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ecosystemes environnement Afrique nature forêt savane
A recent study by experts from AFD and the Sahel and Sahara Observatory confirms that several countries in Africa are suffering from severe ecological degradation. The findings are detailed in the fifth edition of L’Économie africaine (“African Economies”), and shed light on a worrying and rapidly spreading phenomenon.

Africa hosts a bewildering variety of ecosystems, with over 50,000 plant species and 1,100 mammal species (including almost 200 primate varieties), about 2,500 bird species and 1,000 amphibian species, and over 2,000 reptile species. It is also home to eight of the 34 “critical biodiversity reserves” listed by the NGO Conservation International.

But the threat posed to surviving species is enormous, given the massive global decline in plant and animal species, and accelerating degradation of ecosystems. To have a more detailed view of the degree of damage already done, and what to expect in the coming years, a team of experts from the Sahara and Sahel Observatory (OSS) and AFD has examined trends in Africa between 2005 and 2019.

Ecozone: a part of the earth’s land surface that is distinguished by its own evolutionary history and distribution patterns of life forms

Ecological deterioration

Experts used the ENCA method to assess more than 200,000 ecozones with an average surface area of 12 km by 12 km. Measurements of organic carbon in biomass and soil are used to calculate the Total Ecosystem Capacity (TEC) of an ecozone, which also incorporates  water and the integrity of biodiversity. The TEC is expressed in ECU (Ecosystemic Capability Units), a non-monetary unit comparable to a tonne of CO2 equivalent.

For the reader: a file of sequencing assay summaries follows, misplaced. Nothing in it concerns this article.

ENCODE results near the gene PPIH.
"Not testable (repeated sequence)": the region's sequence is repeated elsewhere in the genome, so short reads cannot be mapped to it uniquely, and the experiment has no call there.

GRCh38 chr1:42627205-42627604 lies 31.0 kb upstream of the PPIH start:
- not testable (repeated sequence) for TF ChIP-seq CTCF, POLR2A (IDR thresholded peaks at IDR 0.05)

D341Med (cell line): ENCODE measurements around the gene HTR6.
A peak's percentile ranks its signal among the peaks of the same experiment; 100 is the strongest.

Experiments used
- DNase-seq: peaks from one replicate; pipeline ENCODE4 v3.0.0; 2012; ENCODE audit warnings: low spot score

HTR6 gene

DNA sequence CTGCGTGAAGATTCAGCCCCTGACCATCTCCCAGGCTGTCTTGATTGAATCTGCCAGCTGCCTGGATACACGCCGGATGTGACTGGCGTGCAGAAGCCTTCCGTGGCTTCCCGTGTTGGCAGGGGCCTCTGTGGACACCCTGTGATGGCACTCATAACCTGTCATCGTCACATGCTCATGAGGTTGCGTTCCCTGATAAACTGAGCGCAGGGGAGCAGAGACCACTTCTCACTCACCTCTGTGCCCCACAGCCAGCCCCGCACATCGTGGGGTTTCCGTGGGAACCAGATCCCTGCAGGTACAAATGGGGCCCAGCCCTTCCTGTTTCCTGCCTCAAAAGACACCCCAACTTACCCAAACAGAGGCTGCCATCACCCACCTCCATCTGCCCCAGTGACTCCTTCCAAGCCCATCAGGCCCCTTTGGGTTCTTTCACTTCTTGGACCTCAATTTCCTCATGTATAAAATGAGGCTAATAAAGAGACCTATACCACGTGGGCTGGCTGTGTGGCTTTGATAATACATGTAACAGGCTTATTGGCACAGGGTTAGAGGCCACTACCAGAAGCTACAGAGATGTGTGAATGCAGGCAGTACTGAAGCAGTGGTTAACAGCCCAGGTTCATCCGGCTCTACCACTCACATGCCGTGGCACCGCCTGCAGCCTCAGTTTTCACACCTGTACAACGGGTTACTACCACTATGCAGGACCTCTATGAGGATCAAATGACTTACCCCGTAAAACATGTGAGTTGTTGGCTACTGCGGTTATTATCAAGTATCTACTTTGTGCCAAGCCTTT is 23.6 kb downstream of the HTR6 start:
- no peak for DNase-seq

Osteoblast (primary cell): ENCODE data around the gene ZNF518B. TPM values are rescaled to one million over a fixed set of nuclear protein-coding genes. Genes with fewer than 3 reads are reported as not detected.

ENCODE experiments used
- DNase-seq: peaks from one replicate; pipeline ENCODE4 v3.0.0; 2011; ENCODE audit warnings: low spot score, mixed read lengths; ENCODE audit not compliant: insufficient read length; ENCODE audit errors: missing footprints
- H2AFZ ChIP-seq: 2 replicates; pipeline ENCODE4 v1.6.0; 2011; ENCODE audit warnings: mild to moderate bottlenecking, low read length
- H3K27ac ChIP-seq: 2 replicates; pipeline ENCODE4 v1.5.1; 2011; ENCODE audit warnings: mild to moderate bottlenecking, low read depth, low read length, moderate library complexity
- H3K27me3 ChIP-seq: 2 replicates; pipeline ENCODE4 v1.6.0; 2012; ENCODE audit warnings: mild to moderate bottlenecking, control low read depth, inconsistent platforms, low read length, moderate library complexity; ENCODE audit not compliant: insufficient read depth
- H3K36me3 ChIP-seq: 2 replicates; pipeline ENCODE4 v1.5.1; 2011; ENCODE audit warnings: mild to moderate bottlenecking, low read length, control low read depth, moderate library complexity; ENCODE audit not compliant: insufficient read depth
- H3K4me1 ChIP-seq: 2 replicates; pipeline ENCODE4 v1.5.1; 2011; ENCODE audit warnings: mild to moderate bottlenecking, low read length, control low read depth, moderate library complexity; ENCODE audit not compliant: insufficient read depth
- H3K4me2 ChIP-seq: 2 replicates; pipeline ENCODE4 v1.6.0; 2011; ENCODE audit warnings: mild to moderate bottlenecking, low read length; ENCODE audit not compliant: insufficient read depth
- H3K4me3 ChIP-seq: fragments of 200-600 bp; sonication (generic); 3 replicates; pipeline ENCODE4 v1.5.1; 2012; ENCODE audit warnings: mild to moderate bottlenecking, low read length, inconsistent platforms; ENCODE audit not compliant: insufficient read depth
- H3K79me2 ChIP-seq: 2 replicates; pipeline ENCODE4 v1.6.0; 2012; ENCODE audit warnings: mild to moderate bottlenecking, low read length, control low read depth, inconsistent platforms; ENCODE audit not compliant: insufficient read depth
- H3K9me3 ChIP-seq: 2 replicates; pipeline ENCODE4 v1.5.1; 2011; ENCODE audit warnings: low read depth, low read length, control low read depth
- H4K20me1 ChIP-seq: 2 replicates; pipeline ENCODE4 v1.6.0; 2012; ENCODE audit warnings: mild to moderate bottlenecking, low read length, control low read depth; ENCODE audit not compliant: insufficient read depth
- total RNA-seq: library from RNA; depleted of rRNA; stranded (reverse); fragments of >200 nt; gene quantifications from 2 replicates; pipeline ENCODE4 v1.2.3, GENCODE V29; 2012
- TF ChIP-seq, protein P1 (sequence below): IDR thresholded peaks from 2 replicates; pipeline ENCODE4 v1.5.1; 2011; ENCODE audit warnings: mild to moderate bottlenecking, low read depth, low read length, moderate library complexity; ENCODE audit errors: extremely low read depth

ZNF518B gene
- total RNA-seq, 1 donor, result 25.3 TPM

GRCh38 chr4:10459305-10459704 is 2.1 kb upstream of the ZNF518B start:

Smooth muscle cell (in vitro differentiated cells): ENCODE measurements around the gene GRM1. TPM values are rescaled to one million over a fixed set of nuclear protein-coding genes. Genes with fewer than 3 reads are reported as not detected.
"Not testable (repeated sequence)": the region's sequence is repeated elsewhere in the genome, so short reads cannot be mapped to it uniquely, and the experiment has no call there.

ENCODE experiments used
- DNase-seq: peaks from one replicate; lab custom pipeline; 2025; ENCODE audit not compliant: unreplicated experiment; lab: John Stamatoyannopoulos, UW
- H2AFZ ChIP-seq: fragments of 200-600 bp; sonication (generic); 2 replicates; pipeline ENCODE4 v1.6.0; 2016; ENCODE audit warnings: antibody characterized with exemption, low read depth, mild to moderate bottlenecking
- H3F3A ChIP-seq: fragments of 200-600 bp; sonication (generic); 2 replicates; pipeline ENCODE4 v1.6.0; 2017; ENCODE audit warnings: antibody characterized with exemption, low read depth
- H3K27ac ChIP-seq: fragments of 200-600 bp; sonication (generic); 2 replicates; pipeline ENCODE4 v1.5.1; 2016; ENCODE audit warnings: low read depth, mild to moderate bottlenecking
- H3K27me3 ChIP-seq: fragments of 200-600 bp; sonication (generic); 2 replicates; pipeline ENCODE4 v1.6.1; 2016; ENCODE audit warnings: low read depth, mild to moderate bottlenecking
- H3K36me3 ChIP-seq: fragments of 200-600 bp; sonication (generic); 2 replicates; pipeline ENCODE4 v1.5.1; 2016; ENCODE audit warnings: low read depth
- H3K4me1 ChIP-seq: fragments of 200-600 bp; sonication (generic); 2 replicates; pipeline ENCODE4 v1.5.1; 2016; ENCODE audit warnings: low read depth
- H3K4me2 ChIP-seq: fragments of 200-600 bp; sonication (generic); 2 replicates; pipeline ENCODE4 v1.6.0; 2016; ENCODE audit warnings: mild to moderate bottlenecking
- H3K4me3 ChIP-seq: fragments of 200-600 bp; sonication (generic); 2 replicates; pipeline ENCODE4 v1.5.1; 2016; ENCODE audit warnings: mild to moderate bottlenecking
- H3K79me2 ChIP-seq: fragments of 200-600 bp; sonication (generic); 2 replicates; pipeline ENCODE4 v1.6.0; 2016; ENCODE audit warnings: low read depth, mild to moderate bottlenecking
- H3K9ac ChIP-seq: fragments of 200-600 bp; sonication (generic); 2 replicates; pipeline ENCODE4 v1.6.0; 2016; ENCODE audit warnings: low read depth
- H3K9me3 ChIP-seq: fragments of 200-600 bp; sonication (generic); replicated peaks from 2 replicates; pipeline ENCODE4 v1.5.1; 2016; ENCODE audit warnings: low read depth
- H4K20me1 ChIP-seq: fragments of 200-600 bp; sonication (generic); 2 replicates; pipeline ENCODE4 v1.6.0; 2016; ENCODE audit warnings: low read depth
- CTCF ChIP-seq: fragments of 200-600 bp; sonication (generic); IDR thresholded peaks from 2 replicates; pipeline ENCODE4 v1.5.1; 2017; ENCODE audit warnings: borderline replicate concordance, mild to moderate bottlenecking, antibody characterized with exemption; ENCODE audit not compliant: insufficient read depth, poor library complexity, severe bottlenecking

A decline in the amount of TEC from 2005 to 2019, especially in the last five years, indicates continuous ecological deterioration. In such cases, the ecozone is classified as unsustainable in the long term. Conversely, stable or improving ecozones are considered sustainable. Along with the decline of water levels and soil fertility, are the rising amounts of carbon released into the air. 

Of the continent’s 200,874 ecozones, only 39% are classified as sustainable, compared to 61% unsustainable, with breakdowns into moderate (24%), high (29%), and critical (7%). These degraded ecosystems are particularly concentrated in the north, west, and far south of Africa, as well as in Madagascar. 

61% of ecozones unsustainable 

The conclusions of the study, available in L’Économie africaine 2024, published (in French) in January, confirm the findings of biodiversity erosion in Africa. “Ecosystem capacity”, which measures the potential of ecosystems to provide their services over time and to renew themselves sustainably, fell by 5.6% over the period. While all African regions are affected by this decline, it is most pronounced in Madagascar (-13.9%), Southern Africa (-7.5%) and the Congo Basin (-6%).

750 million Africans affected

More than 750 million people now live in unsustainable ecozones, 157 million of them in areas where the threat is considered critical. Several consequences are likely, including a drop in economic production in areas that account for over half of Africa’s GDP, an increase in poverty, and a rise in migration.

Crucially, “a deteriorating environment is less resilient to climate change,” says Emmanuel Fourmann, AFD researcher and co-author of the chapter in L’Économie africaine. “Farmers cannot correct the ecosystem’s shortcomings indefinitely, raising the question of community subsistence."

These initial findings are obtained using ENCA tracking. “It’s a method that’s in its infancy,” says Emmanuel Fourmann. “If it proves its worth, it will make it possible to monitor the health of ecosystems and limit their degradation.” Nevertheless, the findings show that a great deal of work lies ahead to adapt regions and economies and try to slow down their ecological and economic desertification.

The introduction and first chapter of African Economies 2024 have been translated into English